Left home about 6am and was on site at Whisby Nature Park before 8am. Immediately heard a nightingale near the footbridge over the railway line.
Next hour was spent trying to locate the bird. A bird suddenly appeared on a branch deep in the thicket. Shoot first ask questions later!
Dunnock! Oh well! Keep looking and listening.
In the past I've made sound recordings of birds with my iphone but couldn't upload the recordings to my website. The website didn't seem to recognise the file type. So, I thought, I'll just film the undergrowth when the bird is singing. It sort of worked.
Turn your computer's sound up really high, press play on the button below, then scroll down to see the actual bird that you can hear perched up high in the bush. I know it's technically flawed! [A video would be the answer I can hear you say!] but I think it's cool! A singing photograph!
When I did eventually spot the bird I shuffled about trying to navigate a route through the twigs and foliage to get a focus lock on my 500mm lens. Here are the results. I was even able to keep track as it moved through the bush. Final shot somehow typifies all that's wonderful about Springtime, I think.
This nightingale was the 330th species of British bird that I have photographed in the last 9 years.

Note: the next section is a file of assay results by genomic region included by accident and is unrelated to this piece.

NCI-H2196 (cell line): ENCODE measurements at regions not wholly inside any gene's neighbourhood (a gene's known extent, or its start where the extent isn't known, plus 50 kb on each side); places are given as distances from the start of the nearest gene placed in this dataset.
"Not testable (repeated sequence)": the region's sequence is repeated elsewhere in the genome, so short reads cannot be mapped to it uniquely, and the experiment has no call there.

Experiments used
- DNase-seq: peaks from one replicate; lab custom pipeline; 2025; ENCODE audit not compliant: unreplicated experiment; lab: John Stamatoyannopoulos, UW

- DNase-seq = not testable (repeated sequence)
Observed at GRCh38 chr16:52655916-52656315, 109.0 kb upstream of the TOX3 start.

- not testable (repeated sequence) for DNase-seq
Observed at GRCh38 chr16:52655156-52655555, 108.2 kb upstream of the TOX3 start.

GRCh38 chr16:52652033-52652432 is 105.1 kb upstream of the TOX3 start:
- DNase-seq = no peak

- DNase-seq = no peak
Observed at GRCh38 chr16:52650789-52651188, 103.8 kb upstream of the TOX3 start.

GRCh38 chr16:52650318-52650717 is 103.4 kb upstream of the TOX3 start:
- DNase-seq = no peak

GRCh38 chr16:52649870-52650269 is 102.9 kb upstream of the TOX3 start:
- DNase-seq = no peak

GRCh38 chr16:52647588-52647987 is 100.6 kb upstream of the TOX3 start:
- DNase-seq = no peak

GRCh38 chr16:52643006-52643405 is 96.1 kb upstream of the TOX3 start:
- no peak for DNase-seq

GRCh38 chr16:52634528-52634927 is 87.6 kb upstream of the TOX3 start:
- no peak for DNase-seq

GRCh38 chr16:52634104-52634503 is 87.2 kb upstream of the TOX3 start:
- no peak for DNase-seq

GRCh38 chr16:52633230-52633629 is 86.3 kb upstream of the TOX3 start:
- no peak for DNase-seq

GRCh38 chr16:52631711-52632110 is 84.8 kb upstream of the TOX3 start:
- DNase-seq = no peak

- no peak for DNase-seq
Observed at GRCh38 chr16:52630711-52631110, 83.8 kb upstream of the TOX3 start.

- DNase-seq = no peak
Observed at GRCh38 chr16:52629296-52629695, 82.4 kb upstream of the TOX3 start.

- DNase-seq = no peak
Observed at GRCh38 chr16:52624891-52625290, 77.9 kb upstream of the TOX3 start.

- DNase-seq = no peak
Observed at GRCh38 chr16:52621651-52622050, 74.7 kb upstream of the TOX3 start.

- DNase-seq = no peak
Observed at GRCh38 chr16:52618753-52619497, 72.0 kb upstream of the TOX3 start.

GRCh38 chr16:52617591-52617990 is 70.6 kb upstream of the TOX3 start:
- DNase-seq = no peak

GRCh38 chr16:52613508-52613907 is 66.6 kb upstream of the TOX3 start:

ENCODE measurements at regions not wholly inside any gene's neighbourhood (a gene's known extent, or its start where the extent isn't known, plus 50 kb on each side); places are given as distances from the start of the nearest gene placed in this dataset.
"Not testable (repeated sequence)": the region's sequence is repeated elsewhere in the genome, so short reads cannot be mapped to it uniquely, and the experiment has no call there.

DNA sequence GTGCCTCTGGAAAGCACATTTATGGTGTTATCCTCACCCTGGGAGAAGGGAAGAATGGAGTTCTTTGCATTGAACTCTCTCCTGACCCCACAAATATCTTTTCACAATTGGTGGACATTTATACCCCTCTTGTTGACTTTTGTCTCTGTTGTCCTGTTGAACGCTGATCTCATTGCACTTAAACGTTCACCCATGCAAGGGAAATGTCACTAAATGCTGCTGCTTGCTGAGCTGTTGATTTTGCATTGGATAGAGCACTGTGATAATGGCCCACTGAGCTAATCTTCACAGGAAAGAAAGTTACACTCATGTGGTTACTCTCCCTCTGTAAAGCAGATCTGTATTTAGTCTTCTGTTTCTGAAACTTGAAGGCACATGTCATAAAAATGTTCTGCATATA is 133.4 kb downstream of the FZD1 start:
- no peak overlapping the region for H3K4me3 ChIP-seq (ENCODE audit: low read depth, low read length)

You don't have to pay to park at Whisby until 10am. Downside of that is that everybody, and I mean everybody, walks their dog before 10am. Upside was that I was ready to set off on my travels on the stroke of 10 o'clock.
Next stop Little Scrubbs Meadow at Chambers Farm Wood. I wanted to revisit the wonderful marsh fritillaries. I was not disappointed - there were hundreds flying, mating, fighting... I spent a wonderful hour with them.
100mm macro lens for this section. Green-veined white and four-spotted chaser on the walk to the meadow. Dingy skipper in the meadow.
Marsh fritillaries. The plan was to go to Covenham Reservoir as I headed back north but there were no reports of black tern/white-winged black tern so whatever was there the previous evening had moved on. I decided to go to Frampton Marsh.... Rumours of a ruff lek... Someone posted on twitter you could save yourself the cost of a flight to the far north by going to Frampton Marsh. So I did.
Lots of heat haze but I think you get an impression of the total chaos of three strutting, fighting, chasing males. Females present. Black-tailed godwits and gulls unperturbed but dodging out of the way when things got manic!
Good game: see if you can spot any female ruffs [reeves].